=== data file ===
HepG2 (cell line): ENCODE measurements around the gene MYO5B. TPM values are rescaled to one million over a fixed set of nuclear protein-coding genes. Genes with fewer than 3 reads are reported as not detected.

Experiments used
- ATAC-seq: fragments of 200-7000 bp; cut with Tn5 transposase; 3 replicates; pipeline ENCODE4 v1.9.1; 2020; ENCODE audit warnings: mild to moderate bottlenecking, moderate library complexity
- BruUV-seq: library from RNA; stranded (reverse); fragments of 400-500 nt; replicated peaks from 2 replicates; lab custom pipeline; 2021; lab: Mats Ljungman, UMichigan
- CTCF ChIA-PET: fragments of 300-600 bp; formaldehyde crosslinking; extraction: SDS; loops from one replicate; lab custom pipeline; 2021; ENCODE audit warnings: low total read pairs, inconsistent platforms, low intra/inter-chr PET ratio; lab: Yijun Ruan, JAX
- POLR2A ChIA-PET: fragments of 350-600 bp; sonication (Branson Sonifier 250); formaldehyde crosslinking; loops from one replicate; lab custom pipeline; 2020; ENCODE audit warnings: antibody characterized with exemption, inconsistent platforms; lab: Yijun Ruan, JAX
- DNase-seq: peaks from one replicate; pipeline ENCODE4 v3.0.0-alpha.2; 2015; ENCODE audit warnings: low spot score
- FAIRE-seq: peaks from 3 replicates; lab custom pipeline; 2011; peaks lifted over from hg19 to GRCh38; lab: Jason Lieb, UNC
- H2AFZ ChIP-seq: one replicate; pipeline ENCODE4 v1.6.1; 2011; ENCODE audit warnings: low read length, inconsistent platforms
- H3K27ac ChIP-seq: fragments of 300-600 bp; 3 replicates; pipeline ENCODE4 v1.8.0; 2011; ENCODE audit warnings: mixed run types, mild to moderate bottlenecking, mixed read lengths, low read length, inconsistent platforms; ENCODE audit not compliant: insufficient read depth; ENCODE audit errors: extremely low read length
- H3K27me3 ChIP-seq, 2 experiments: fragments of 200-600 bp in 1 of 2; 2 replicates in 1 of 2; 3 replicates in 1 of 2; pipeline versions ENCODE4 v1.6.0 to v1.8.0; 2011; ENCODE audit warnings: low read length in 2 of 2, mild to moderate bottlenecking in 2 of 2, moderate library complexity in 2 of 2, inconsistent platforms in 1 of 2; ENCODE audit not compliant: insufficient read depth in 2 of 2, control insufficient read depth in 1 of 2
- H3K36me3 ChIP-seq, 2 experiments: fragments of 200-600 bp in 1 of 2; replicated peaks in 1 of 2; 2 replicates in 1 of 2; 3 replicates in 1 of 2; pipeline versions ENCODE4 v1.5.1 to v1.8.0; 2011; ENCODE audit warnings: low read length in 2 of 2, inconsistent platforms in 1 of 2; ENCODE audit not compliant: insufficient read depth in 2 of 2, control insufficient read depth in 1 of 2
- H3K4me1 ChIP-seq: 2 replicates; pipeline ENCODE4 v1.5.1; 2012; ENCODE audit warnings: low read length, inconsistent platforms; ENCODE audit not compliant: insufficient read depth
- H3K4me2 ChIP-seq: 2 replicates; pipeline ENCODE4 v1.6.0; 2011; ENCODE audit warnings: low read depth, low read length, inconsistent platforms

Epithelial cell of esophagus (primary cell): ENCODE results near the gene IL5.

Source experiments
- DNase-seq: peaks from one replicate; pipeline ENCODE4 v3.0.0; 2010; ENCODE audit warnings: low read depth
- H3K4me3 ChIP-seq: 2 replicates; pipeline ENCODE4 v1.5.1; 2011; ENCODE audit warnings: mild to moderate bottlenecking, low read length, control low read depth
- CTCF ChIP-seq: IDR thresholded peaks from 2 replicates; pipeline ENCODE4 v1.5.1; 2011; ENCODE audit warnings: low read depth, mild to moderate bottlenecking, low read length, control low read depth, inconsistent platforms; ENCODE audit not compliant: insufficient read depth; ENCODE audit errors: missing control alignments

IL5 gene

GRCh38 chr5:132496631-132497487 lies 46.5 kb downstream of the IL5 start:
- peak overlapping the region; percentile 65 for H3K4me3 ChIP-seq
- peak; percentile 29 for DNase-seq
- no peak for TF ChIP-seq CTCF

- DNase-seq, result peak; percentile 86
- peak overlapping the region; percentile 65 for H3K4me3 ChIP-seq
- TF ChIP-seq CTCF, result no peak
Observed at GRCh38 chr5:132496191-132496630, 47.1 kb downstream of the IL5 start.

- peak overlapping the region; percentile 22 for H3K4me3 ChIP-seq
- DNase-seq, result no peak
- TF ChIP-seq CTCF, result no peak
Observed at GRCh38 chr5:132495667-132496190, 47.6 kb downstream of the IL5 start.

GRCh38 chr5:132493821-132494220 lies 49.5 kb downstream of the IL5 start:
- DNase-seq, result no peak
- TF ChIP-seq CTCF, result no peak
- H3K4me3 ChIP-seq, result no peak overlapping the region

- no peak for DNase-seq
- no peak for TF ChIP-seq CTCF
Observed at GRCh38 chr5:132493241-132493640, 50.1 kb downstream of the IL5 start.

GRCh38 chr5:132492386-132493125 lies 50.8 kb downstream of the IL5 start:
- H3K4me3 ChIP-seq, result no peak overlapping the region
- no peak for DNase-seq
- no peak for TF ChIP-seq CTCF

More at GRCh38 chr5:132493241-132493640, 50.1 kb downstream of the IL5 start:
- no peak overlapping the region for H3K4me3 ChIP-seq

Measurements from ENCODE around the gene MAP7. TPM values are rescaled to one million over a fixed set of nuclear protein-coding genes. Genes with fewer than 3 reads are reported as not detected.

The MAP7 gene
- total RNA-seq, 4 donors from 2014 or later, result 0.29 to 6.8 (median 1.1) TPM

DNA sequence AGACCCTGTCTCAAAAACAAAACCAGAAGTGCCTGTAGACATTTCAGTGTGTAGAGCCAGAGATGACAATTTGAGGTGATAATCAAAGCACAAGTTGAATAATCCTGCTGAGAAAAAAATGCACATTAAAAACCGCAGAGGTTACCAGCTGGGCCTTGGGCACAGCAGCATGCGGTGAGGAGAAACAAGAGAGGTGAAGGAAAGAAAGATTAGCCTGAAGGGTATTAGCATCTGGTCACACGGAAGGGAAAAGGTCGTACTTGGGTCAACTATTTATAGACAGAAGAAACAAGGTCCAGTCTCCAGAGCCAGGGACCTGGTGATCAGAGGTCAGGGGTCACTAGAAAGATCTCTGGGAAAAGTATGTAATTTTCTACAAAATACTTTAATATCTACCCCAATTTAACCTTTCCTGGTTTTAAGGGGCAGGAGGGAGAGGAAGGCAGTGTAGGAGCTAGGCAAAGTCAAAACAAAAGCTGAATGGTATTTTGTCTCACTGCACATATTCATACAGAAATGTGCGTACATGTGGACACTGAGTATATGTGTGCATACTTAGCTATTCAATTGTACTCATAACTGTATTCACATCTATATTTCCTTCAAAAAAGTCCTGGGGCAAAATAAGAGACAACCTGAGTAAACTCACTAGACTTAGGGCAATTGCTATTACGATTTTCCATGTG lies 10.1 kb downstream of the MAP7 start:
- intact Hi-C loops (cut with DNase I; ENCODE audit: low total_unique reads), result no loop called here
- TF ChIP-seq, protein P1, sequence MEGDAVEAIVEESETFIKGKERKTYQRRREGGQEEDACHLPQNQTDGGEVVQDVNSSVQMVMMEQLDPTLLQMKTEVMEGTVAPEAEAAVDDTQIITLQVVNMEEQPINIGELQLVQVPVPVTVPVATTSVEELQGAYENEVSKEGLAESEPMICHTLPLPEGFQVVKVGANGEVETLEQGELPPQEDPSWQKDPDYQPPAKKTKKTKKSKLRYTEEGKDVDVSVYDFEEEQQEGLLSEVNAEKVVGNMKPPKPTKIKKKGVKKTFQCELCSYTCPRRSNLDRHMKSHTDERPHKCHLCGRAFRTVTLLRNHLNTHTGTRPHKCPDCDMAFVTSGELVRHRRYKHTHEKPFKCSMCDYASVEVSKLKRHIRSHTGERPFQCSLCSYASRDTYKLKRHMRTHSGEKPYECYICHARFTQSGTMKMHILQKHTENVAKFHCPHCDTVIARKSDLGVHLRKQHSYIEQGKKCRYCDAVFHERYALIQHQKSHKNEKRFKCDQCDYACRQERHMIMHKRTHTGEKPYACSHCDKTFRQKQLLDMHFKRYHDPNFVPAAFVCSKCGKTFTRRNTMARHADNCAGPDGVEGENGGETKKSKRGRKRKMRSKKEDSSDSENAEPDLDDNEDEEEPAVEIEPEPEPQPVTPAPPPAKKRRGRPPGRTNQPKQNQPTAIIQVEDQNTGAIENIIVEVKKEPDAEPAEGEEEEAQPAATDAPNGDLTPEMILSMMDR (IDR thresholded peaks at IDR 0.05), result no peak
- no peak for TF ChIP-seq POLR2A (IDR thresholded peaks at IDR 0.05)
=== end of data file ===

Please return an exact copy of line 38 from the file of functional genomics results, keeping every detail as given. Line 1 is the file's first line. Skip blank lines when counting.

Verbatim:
- no peak for TF ChIP-seq CTCF